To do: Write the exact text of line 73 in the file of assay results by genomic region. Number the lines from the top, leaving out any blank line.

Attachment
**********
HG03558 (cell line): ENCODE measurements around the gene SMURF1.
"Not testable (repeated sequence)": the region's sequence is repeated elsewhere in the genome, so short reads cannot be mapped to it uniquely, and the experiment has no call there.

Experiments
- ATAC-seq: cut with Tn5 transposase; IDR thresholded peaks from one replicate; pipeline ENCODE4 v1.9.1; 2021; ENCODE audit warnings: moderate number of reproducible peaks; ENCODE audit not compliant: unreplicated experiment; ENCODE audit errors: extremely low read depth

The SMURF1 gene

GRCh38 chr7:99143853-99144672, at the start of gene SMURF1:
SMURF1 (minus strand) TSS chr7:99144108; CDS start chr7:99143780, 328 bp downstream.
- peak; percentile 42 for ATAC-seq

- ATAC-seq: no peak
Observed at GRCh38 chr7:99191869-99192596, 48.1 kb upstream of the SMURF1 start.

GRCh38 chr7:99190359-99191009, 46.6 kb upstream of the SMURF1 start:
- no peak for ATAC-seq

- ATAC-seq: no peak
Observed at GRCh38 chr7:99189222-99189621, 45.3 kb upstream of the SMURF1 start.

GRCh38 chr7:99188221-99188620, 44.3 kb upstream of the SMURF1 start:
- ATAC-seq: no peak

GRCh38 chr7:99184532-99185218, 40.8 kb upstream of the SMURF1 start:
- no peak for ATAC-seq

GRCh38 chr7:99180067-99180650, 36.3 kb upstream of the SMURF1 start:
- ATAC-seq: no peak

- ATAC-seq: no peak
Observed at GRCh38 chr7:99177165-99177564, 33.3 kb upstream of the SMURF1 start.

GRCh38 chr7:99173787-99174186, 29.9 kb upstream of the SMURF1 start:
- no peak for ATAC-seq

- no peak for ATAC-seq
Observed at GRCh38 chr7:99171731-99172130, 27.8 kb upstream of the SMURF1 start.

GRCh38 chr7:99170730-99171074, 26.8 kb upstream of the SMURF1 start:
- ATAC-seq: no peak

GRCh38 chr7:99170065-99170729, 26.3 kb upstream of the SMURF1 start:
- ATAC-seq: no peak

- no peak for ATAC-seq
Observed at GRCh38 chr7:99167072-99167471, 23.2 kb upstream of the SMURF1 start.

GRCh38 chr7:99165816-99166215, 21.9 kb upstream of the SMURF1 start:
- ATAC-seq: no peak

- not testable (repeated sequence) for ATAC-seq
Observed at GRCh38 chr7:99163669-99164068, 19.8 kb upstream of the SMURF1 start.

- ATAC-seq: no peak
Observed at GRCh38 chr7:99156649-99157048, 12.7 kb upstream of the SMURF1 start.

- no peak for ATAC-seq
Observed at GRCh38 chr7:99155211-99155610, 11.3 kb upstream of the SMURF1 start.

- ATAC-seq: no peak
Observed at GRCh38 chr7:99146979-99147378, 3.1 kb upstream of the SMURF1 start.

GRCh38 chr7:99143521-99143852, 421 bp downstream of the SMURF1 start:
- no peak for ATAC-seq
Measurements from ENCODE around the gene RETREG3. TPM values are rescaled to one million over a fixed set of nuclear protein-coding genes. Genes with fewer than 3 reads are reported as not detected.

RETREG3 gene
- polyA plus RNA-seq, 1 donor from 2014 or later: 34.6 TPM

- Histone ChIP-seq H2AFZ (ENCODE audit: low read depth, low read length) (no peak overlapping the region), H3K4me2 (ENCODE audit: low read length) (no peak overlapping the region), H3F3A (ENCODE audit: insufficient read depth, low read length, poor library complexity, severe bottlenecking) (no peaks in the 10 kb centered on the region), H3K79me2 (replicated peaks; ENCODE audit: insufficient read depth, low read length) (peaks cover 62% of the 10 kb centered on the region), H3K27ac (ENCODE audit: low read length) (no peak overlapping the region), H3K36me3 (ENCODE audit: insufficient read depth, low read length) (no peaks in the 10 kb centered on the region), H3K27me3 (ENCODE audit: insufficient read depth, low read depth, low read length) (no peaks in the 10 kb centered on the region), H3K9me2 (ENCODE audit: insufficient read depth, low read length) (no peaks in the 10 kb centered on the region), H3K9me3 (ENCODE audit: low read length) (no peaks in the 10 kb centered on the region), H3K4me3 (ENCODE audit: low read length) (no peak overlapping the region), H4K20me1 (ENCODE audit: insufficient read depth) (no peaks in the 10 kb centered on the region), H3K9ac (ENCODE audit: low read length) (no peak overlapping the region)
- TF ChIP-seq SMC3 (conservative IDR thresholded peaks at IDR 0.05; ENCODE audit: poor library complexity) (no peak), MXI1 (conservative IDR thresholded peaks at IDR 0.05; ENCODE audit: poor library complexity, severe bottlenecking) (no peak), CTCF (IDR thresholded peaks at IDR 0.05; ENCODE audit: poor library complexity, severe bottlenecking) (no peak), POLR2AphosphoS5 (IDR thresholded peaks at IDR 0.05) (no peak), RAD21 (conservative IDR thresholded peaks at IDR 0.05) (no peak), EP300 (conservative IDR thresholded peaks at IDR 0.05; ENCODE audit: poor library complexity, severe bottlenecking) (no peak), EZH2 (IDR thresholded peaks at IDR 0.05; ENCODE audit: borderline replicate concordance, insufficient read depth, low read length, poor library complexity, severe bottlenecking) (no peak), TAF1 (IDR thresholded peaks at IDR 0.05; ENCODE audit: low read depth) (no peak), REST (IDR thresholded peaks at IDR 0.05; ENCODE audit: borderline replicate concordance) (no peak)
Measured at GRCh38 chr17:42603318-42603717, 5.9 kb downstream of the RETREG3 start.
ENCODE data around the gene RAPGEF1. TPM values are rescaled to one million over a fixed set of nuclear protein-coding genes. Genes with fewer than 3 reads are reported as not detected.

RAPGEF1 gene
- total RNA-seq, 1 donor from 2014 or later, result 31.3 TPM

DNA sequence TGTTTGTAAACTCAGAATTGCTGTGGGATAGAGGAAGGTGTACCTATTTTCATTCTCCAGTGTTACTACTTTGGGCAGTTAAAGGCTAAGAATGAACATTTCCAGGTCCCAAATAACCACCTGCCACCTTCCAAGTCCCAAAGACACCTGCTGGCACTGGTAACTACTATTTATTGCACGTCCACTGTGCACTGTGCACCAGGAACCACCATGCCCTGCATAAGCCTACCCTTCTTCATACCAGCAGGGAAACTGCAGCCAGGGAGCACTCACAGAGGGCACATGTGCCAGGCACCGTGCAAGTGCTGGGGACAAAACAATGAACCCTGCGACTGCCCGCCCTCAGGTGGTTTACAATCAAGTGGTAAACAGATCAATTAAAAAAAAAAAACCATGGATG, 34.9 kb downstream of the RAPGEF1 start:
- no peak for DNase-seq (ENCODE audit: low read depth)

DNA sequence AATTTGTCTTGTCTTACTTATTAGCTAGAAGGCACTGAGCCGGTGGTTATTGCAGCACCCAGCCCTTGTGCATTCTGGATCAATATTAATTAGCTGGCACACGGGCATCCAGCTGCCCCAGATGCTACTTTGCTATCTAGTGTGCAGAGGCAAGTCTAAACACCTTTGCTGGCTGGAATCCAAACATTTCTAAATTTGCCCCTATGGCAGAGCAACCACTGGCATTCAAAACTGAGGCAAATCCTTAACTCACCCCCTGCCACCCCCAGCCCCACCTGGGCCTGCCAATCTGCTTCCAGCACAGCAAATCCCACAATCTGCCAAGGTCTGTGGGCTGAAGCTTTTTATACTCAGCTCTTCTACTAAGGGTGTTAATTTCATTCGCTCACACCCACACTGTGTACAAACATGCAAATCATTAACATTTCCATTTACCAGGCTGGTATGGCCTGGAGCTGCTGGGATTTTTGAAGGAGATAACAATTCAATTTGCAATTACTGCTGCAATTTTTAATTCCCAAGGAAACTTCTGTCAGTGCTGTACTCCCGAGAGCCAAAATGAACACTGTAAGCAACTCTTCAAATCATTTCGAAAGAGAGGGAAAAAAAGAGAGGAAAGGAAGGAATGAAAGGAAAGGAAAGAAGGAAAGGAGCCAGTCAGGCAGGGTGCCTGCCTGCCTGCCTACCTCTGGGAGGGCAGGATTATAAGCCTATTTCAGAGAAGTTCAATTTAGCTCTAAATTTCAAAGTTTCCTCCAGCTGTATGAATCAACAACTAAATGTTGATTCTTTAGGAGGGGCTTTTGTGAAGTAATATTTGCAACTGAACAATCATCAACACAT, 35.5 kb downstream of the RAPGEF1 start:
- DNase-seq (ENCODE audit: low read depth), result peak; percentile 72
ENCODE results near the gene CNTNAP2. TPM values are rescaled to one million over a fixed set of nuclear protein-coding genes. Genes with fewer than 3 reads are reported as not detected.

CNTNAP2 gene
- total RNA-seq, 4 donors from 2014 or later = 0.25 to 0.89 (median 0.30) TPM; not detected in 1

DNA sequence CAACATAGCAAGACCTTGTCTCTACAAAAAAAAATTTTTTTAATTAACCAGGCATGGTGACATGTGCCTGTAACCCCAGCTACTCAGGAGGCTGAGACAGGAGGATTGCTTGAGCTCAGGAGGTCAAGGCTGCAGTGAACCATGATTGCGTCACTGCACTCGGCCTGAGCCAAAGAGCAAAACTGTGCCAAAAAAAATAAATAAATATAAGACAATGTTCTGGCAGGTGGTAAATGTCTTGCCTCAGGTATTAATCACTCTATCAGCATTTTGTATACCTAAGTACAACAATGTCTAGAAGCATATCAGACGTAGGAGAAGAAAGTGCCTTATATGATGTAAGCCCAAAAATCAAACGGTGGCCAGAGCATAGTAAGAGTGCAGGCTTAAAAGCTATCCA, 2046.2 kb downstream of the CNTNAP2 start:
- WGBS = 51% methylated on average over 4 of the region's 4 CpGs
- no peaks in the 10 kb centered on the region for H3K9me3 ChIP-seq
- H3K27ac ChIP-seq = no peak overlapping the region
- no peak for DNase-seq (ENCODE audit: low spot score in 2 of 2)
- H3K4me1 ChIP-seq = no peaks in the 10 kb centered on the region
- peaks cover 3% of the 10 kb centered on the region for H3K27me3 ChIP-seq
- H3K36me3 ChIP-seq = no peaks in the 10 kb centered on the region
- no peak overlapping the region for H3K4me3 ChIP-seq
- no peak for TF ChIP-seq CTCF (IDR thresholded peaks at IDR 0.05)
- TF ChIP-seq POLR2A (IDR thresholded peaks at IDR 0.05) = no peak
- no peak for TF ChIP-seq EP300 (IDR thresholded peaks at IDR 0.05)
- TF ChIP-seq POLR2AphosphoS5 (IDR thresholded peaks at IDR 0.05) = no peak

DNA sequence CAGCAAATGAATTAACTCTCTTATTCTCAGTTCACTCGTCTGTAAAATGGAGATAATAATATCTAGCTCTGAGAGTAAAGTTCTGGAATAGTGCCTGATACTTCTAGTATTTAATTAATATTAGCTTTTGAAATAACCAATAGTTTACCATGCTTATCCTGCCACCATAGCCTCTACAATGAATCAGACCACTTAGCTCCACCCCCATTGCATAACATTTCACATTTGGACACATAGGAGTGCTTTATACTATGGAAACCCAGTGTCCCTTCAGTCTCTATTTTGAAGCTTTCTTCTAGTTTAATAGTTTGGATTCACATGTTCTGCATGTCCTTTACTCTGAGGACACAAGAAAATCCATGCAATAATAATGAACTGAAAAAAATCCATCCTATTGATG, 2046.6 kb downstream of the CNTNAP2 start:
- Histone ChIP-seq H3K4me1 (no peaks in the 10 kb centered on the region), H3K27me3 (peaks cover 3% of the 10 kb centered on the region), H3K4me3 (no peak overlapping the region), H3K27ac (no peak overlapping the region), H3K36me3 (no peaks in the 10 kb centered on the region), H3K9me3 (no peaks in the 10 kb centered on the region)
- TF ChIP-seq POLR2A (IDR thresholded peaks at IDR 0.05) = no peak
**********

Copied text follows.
- TF ChIP-seq POLR2AphosphoS5 (IDR thresholded peaks at IDR 0.05) = no peak